Sam Bercholz


The Buddha of Cambridge

An appreciation of the life and legacy of Tulku Thondup Rinpoche

Tulku Thondup Rinpoche, Photo courtesy of Sam Bercholz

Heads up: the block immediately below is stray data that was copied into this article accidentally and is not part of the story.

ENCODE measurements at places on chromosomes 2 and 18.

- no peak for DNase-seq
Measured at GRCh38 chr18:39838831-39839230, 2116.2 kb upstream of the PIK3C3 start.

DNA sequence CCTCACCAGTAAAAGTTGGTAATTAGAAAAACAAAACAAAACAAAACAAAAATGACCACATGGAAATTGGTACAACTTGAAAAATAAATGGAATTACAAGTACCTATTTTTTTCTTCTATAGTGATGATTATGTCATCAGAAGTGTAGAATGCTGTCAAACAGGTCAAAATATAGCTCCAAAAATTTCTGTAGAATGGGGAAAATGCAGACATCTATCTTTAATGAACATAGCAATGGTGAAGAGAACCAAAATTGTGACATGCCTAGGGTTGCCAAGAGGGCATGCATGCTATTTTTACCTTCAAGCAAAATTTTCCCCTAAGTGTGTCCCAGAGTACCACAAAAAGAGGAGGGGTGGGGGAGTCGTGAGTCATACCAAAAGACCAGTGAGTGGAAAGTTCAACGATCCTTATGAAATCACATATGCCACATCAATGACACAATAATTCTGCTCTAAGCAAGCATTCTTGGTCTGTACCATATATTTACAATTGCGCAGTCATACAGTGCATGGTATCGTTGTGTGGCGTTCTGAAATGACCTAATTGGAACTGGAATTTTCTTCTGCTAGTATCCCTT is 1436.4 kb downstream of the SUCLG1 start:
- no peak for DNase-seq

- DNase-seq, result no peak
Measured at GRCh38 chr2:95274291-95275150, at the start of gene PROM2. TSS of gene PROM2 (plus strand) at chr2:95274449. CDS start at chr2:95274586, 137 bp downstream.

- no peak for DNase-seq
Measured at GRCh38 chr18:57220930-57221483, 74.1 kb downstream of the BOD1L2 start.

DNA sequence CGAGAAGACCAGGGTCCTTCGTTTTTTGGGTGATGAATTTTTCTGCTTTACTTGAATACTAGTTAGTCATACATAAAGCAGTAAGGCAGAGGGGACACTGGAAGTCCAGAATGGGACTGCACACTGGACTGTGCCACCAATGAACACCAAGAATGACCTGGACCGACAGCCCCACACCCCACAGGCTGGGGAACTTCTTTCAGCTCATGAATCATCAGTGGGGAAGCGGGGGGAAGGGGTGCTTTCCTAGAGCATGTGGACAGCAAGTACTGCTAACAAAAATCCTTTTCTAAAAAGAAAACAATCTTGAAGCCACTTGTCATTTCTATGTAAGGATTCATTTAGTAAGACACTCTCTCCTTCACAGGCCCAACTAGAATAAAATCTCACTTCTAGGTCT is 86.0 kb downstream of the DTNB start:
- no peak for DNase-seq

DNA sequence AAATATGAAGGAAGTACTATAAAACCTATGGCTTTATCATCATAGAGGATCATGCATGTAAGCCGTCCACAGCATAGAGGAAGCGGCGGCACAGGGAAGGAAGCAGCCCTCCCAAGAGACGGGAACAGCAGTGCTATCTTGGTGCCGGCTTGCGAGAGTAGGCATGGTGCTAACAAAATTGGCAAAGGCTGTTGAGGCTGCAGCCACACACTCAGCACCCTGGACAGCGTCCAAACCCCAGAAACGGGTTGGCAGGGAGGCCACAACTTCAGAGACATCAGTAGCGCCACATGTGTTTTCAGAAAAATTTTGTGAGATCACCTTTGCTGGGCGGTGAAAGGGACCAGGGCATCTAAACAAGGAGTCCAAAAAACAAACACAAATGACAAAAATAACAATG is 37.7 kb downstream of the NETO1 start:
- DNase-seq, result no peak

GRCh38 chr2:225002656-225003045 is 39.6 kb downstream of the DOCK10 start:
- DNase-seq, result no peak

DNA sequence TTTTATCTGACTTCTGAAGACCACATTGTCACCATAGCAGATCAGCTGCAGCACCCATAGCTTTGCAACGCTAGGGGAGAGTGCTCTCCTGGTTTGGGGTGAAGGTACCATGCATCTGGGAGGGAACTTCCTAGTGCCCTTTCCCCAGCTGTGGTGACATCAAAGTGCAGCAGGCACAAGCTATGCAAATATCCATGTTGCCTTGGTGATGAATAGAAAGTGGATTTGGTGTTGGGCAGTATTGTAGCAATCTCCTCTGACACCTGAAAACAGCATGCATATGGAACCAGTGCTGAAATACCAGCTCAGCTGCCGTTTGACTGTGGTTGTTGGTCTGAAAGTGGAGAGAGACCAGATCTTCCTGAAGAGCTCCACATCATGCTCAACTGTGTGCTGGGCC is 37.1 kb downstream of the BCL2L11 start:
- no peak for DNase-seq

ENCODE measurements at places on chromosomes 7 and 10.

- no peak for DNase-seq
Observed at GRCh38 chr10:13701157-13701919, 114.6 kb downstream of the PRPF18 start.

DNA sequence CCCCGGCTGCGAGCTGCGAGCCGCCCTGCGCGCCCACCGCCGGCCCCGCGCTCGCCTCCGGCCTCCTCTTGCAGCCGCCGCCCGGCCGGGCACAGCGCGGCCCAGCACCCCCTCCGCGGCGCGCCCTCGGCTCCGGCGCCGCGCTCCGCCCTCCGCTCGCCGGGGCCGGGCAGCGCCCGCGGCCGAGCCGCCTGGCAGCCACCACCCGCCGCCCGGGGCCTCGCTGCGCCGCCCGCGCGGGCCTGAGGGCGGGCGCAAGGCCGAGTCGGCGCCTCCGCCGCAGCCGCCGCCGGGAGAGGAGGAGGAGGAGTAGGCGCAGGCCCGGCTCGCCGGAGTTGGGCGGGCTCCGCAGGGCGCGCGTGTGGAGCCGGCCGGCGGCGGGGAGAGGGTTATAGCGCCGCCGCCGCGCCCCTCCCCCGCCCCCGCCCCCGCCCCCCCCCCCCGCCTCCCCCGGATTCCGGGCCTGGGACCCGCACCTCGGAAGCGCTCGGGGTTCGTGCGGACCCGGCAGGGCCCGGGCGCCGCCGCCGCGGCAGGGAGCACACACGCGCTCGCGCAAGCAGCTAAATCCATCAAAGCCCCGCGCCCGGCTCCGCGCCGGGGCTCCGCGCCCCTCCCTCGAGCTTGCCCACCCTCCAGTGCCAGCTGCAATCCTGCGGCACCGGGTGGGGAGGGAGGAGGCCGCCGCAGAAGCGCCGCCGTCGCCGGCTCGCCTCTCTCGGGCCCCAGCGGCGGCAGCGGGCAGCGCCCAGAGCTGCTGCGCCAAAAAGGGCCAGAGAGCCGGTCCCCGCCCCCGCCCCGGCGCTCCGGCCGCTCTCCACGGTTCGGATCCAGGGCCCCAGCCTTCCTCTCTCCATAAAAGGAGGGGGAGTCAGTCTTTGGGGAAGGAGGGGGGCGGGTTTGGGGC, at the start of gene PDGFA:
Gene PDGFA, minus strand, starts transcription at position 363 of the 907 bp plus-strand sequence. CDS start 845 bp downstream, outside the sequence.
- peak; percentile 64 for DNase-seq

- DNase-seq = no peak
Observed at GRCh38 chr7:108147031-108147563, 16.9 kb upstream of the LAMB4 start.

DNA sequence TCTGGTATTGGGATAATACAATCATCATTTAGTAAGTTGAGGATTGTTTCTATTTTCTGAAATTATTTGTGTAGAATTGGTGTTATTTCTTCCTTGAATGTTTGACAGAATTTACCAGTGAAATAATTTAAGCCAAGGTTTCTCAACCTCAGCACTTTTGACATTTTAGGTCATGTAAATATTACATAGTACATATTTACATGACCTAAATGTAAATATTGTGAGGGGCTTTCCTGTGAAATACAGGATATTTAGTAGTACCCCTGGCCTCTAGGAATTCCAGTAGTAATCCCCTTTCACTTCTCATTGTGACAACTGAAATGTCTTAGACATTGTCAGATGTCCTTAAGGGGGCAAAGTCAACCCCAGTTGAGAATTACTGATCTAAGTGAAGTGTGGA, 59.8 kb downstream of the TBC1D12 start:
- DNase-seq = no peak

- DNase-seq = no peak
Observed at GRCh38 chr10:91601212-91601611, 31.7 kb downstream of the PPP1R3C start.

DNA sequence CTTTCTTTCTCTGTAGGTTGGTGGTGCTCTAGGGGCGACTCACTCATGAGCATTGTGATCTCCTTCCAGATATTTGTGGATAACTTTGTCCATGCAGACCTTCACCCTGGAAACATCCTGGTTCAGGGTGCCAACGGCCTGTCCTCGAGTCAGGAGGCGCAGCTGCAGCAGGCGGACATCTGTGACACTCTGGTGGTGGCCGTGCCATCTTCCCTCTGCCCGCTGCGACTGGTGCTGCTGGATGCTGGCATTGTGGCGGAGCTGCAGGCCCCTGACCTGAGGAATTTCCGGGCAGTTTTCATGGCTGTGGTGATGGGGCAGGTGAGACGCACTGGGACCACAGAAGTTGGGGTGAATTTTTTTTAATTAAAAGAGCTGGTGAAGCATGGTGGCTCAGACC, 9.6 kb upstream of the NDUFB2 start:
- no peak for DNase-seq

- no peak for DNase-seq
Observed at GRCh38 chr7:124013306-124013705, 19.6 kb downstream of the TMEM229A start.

One of the great lights of this world, one of the vanguards that first introduced Westerners to the wisdom teachings of Padmasambhava passed into mahaparinirvana last night. That man is Tulku Thondup Rinpoche, who just asked those he met, his friends, and those close to him to just call him “Tulku” like one would call a friend Jane or Joe. Tulku in the Tibetan refers to the nirmanakaya or body form of Buddha. Through his wisdom being, his evenness, his devotion, his unceasing kindness, his delightful sense of humor, and his joyful simplicity he truly appeared (at least to those who were blessed by his wakefulness) to be The Buddha of Cambridge, Massachusetts, where he lived since his arrival as a Harvard visiting scholar in 1980. There is a perfection about Rinpoche that expressed itself in a diversity of ways. He was the perfect scholar. Through his dharma teachings and the books that he translated or wrote, there is the clarity of pure dharma. His speech, either recorded or in written form, is the enlightened speech of pure perception. There is so much to be learned from his work, whether one is new to Buddhism or a so-called advanced practitioner. He wrote several books on healing, books on various aspects of the Tibetan Buddhist path, especially through his own insights like Enlightened Journey and Enlightened Living. He expounds in those books how to mix meditation and devotion—he is master of both. His two favorite books are Master and Miracles of Meditation where he presented the biographies of 35 enlightened masters who hold the Longchen Nyingthig lineage of the Nyingma school of Tibetan Buddhism, a cycle of mystical teachings revealed by the great scholar and adept Jigme Lingpa. It is his “masterpiece”. His Heart of Unconditional Love is the other book that he was most happy about, in that he could share his own inner practice so that anyone so moved could actually do the same practice and ultimately attain the same realization. It expounds the essential teachings of Mahayana and Vajrayana directly, with no prior experience needed. It is an amazing synthesis of profound insights and the best means to meet his mind and speech and to become awakened through that meeting. He was the perfect disciple. He served his lama, the Fourth Dodrup Chen impeccably through his deep faith, and by doing anything and everything his lama asked, including taking care of Dodrup Chen’s western students and his Mahasiddha Nyingmapa Center in Hawley, Massachusetts. He was the perfect teacher. He made a point of not having disciples, but through his wisdom activity he had many that considered him to be their teacher, including the Western students of Dodrup Chen Rinpoche. Spending time with him in his small apartment off Harvard Square was extraordinary, in that he created an atmosphere where he could impart the Buddhist teachings of all the nine yanas from the point of view of ati yoga or Great Perfection. To be with him was an unceasing rain of blessings. The great Nyingma teacher, Kyabje Thinley Norbu Rinpoche, mentioned many times that “Tulku Thondup style is the best style”. He was the perfect spiritual friend. He was extraordinarily available to those who needed spiritual advice, needed help with diseases of body or of mind, needed help to die fearlessly, needed help on how to be with ill or dying friends or relatives. He gave Buddhist vows to those who were ready, blessed young children, performed occasional marriages. He offered help to scholars and aspiring scholars. His presence was a beacon of sanity and trustworthiness. His relationship with his wonderful wife, Lydia Segal, was an example of pure love. He was the perfect truth teller. Everything that he said was dependable and shockingly practical. Tulku uttered that not everyone has the karma of attaining enlightenment in this lifetime. He pointed out through very simple practices like those outlined in his Unconditional Love that one could develop the faith to be reborn into Amitabha’s Pure Land. He was a bit surprised that so few Western students had taken interest in the Pure Land teachings, which are a very important aspect of the Mahayana and Vajrayana in Tibet. He said numerous times that he wished to be reborn into Dewachen, the pure land, to be of benefit to as many beings as possible. May the sublime wishes of The Buddha of Cambridge provide inspiration to us all. Sam Bercholz December 29, 2023